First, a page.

As you can see, some recalls are very specific. They may limit the recall to a particular store. Recalls can also involve specific lots of food or food sold in a particular region.

Other recalls are more general. You may see a company recall a product due to undeclared allergens. For example, the following companies have issued recalls for entire lines of their products:

You should also know that it's not uncommon to see pet food manufacturers recall their products as well.

Some grocery stores that report widespread recalls include Whole Foods, Kroger, Trader Joe's, Acme, and ShopRite.

What if a Food Company Doesn't Take Consumer Complaints Seriously?

Rarely would a company not take consumer complaints seriously. Nothing can hurt a company's bottom line more than a tarnished reputation. Companies can resolve minor issues with food products quickly and inexpensively. The manufacturer has no incentive to leave dangerous products on the market.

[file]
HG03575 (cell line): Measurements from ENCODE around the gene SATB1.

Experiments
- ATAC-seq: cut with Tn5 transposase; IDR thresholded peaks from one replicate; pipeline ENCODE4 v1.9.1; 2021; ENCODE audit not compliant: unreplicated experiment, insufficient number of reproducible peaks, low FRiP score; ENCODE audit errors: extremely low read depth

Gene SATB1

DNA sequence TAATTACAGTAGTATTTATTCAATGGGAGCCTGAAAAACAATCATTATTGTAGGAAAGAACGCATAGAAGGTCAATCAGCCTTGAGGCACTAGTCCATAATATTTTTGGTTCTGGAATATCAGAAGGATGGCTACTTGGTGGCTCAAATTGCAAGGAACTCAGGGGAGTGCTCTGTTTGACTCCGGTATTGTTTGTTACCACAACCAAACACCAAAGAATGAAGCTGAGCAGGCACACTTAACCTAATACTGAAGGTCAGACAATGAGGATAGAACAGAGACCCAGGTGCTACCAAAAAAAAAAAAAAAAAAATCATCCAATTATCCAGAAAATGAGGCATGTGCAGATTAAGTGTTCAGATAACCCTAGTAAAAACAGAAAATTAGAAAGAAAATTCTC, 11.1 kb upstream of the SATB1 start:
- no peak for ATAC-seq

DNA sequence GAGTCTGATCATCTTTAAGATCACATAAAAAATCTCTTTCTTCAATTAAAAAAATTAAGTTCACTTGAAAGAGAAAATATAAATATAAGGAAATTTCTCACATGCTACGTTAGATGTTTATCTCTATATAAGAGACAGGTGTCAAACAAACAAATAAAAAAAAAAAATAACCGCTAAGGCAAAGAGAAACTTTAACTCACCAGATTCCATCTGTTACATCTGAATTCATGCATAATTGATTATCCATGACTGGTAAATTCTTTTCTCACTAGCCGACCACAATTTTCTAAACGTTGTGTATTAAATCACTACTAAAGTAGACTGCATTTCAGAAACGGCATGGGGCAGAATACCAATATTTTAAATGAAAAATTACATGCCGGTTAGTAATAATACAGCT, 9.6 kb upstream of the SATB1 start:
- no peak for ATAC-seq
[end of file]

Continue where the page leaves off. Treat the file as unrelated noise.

For more severe issues, the company cannot risk the threat of litigation. Even if it's costly to process the recall, it's in the company's best interests to do so, both in the short term and the long term.

Am I Liable for Eating Recalled Food?

If you continue eating food after learning it is unsafe, it will hurt your legal claim. The manufacturer will argue that you assumed the risk. If you knew (or should have known) the food product was dangerous, why would you eat it?

This notion of contributory fault is common in personal injury law. In most states, if the defendant can prove that a plaintiff was partially responsible for their injuries, the court will limit the plaintiff's damages. Some states will dismiss your lawsuit if you are even 1% at fault.

Seriously Injured From Unsafe Food? Speak to an Attorney